Earthquake in Turkey: Independent Appeal to aid victims

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The Independent Online
THE INDEPENDENT today launches an appeal to help the victims of the Turkish earthquake. All money donated will be sent through the British Red Cross to help the 100,000 victims and repair the damage to essential services. It will also be used for long-term rebuilding projects.

Following a request from the Turkish Red Crescent, the International Red Cross has launched an initial appeal for $6.92m (pounds 4.5m). In other promises of aid, the European Union said it was sending $2.1m, Britain will donate $800,000 and other countries and international charities have pledged $1.4m so far.

Greece, Turkey's traditional enemy, has joined dozens of countries in sending teams of rescuers to search for survivors still trapped under rubble, although the scale of the disaster has not been enough to persuade Greece to lift its block on EU aid to Turkey.

Among the rescuers are 30 British firefighters, including 10 members of Kent Fire Brigade's search-and-rescue team, who were all to fly from RAF Lyneham in Wiltshire to Izmit, the centre of the earthquake, yesterday. They will join 27 other British firefighters - from brigades in Cheshire, Leicestershire, Mid and West Wales, South Wales and the West Midlands - and 13 members of the International Rescue Corps who started search- and-rescue work in Dezce, east of Izmit, yesterday.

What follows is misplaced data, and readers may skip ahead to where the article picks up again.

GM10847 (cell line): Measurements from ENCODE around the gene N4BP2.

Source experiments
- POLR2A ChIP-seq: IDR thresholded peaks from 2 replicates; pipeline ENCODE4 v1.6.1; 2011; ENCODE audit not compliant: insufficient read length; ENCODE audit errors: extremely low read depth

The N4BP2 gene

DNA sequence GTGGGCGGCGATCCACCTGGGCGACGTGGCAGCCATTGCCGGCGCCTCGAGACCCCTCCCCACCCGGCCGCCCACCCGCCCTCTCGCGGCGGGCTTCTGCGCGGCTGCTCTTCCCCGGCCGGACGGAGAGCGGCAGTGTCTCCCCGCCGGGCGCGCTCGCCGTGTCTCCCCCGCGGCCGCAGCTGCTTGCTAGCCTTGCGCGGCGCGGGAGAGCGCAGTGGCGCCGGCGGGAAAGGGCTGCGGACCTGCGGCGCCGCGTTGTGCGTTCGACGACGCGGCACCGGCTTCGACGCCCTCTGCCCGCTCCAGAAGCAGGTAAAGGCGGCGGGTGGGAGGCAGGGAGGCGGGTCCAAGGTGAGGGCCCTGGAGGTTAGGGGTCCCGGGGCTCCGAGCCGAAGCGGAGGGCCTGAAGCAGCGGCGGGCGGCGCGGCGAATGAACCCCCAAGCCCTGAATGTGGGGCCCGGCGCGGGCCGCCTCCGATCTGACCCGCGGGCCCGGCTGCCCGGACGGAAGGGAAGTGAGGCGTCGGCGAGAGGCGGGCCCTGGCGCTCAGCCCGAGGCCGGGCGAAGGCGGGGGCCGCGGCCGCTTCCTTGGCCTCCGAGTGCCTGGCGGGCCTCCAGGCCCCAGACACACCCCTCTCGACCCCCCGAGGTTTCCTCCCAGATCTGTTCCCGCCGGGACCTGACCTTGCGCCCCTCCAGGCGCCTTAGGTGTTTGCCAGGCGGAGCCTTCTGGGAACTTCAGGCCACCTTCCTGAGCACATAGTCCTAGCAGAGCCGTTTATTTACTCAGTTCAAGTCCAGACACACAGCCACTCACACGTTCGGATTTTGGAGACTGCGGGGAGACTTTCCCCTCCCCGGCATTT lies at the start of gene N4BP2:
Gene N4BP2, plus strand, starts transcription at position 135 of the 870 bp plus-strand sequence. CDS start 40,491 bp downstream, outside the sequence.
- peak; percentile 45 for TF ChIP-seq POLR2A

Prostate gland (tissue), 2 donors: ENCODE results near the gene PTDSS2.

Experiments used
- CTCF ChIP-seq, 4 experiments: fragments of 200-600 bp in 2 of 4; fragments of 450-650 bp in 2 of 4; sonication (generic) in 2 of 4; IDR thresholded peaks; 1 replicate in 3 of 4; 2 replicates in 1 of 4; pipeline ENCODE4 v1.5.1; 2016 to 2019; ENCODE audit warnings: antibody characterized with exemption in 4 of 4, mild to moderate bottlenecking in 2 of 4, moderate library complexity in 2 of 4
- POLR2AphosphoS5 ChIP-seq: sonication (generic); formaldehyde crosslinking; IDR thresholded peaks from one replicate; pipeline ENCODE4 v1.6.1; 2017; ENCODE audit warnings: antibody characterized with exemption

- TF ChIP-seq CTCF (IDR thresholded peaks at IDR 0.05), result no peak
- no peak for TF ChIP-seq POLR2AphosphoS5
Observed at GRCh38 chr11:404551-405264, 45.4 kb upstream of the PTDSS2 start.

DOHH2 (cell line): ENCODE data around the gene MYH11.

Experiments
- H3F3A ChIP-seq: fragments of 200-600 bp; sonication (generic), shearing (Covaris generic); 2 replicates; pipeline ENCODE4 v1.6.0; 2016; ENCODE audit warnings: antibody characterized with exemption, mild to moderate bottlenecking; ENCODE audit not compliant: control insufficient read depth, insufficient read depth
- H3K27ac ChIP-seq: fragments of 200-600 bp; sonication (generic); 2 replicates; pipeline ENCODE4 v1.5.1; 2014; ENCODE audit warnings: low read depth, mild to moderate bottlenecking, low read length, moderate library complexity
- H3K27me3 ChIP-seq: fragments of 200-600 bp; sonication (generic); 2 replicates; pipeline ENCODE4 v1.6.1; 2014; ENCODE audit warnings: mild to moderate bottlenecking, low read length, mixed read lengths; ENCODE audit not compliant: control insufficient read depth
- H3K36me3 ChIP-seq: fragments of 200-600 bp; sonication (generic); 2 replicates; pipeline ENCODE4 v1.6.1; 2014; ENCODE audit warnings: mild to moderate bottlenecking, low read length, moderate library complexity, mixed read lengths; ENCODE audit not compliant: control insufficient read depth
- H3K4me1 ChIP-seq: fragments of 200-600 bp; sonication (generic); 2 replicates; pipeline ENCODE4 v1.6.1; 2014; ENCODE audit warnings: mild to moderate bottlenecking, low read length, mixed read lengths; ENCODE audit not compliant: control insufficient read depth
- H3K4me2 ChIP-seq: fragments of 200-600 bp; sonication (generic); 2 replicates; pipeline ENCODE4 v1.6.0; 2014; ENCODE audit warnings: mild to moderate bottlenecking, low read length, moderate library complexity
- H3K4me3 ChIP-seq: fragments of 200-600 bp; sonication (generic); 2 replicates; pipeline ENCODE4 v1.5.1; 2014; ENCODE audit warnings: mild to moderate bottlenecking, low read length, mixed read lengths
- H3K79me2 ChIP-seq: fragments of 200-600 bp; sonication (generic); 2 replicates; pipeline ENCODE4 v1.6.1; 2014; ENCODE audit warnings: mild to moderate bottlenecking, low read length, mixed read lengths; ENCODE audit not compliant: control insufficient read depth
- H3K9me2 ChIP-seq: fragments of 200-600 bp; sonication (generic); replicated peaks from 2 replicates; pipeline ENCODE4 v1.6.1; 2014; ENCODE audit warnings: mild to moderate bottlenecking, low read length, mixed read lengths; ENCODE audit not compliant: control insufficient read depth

They were equipped with thermal-imaging cameras, videoprobes, lighting and cutting tools to help free those still trapped, said by some reports to be as many as 10,000. Also heading to the region today were 10 members of a specialist British search and rescue team from the Gloucester-based charity Rapid UK.

The focus of search-and-rescue efforts was Izmit, the northwestern industrial city at the epicentre of the quake, which measured 7.4 on the Richter scale. However, Turkey's Prime Minister, Bulent Ecevit, said many rescue workers had not yet reached quake-hit areas because of damaged communications and roads.

Rescuers burrowed into flattened apartment buildings in Izmit in search of survivors as firefighting aircraft from the US and Israel helped to douse a nearby fire threatening to blow up Turkey's largest oil refinery.

More planes were on their way from France, Germany and Greece as Mr Ecevit warned that the refinery fire was the most dangerous problem caused by the quake.